Posted in British food, gluten free, recipe, sausages on January 24th, 2020 by stuart — Be the first to comment!

    Now that I have made you recoil in terror, here is how to make Scotland’s national sausage with ingredients available in the US.

    Yes, I called it a sausage, because that’s what it is!

    SPECIAL EQUIPMENT NEEDED

  • meat grinder
  • vacuum sealer
  • vacuum bag
  • sous vide setup OR large lidded pot
  • INGREDIENTS

  • 1 large onion, diced
  • 4 tbsp butter
  • 1/2lb steel cut (pinhead) oats
  • 1 cup broth or stock (chicken or veg)
  • 1lb lard or suet
  • 3lb lamb, cut into bite sized chunks
  • 1lb ground beef
  • 1 tbsp allspice
  • 1.25 to 2.5 tbsp salt *to taste
  • 1 tsbp freshly ground black pepper
  • 1 tbsp mustard powder
  • Cook the onion in the butter over medium-low heat till soft and the sharp onion smell has dissipated. Add in the oats, stir the oats into the butter and cook briefly. Add the stock, bring back to a boil. Add the lard or suet, heat just till melted. Add the salt and the spices and stir to combine. Set this to one side to cool while you move on to the grinding.

    Grind the lamb on coarse grind into a large bowl. Once all the lamb is ground, add the ground beef into the bowl. Pour the mixed oats, stock, and spices into the same bowl. Mix thoroughly with your hands until it all comes together in a sticky mess.

    Transfer the sticky mess to a vacuum sealer bag. Vacuum seal according to instructions.

    Set your sous vide to 180F / 82C. Cook on sous vide for 3 hours. If you don’t have sous vide, use a large pot on the stove, bring the water to a simmer (180F to 190F, 82C / 87C). Simmer for 3 hours, topping up the water as needed.

    Allow the haggis to sit at room temperature for the duration of the Ode To A Haggis and serve with mashed potatoes and neeps (mashed, boiled turnips, or if you prefer, roast parsnips instead if you don’t like turnips).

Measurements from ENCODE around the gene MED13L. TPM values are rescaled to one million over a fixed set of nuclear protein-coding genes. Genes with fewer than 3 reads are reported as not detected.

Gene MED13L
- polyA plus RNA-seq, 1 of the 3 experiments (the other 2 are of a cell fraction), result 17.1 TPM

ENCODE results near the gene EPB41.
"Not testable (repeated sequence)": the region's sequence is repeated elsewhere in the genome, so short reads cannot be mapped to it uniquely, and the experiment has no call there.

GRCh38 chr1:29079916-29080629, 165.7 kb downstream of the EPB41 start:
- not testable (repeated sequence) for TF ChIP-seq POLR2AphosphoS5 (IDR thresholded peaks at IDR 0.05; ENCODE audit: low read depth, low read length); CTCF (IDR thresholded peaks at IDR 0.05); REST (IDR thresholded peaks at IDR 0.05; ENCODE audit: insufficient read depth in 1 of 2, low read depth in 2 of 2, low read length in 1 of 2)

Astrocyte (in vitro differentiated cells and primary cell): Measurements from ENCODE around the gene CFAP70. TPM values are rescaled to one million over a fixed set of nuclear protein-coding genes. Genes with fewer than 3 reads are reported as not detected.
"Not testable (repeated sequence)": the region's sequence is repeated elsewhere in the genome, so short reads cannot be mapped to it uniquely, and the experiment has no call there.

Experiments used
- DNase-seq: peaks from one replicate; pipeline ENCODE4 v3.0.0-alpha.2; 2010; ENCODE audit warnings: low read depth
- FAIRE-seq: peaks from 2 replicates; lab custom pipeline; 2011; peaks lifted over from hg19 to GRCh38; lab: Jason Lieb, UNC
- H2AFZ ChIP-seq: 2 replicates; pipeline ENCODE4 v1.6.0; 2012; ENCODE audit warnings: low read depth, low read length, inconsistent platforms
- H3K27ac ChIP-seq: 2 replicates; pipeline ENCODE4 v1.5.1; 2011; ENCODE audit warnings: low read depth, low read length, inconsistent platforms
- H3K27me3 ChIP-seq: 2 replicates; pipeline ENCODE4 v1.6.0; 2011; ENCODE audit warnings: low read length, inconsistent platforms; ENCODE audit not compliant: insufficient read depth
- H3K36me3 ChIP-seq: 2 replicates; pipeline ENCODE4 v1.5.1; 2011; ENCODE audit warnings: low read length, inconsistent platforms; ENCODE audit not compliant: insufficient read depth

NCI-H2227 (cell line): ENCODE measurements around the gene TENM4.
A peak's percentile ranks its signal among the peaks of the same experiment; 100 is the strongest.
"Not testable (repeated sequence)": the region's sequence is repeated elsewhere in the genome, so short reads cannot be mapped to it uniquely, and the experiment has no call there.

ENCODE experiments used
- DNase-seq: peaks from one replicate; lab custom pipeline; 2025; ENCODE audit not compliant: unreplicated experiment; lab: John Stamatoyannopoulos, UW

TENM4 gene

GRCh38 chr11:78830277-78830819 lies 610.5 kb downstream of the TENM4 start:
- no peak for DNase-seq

If you would like to add some of the offal flavour you can substitute 1lb calf’s liver for the ground beef. You should be aware that some people might prefer to not know about this addition…!

    Don’t forget the whisky!

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    Marzipan

    Posted in gluten free on December 25th, 2019 by stuart — 1 Comment so far
  • 103g ground almonds (sweet almonds)
  • 149g powdered sugar
  • 1 tablespoon home made golden syrup
  • 1/4tsp almond flavouring (bitter almond flavour)
  • enough water to make a thick dough (add a very little water at a time)
  • Sift together the first 2 ingredients so they are well combined. Add the golden syrup and almond flavouring and stir well. Add water as instructed. Refrigerate, preferably overnight, to allow the ingredients to properly combine.

    Marzipan is something I always disliked as a kid. To be fair, most of the commercial marzipan I ate was not very good. Making it yourself doesn’t take long. isn’t complicated, is dirt cheap, and it tastes fantastic. What are you waiting for?

    Side note: don’t worry about getting exactly 103 grams or 149 grams. A gram or two either side won’t make must difference.